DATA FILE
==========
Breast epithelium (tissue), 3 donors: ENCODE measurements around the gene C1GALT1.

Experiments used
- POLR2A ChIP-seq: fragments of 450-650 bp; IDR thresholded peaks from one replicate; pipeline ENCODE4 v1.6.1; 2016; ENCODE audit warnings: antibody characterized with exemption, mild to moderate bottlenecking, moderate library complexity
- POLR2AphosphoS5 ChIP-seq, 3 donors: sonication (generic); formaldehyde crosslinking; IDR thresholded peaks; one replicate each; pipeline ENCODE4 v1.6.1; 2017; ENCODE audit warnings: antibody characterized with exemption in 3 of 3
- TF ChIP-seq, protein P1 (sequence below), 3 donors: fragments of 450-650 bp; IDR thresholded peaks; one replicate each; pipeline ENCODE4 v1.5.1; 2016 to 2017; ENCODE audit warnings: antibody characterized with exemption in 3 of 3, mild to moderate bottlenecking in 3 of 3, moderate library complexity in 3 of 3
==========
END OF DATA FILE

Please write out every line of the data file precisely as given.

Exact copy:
Breast epithelium (tissue), 3 donors: ENCODE measurements around the gene C1GALT1.

Experiments used
- POLR2A ChIP-seq: fragments of 450-650 bp; IDR thresholded peaks from one replicate; pipeline ENCODE4 v1.6.1; 2016; ENCODE audit warnings: antibody characterized with exemption, mild to moderate bottlenecking, moderate library complexity
- POLR2AphosphoS5 ChIP-seq, 3 donors: sonication (generic); formaldehyde crosslinking; IDR thresholded peaks; one replicate each; pipeline ENCODE4 v1.6.1; 2017; ENCODE audit warnings: antibody characterized with exemption in 3 of 3
- TF ChIP-seq, protein P1 (sequence below), 3 donors: fragments of 450-650 bp; IDR thresholded peaks; one replicate each; pipeline ENCODE4 v1.5.1; 2016 to 2017; ENCODE audit warnings: antibody characterized with exemption in 3 of 3, mild to moderate bottlenecking in 3 of 3, moderate library complexity in 3 of 3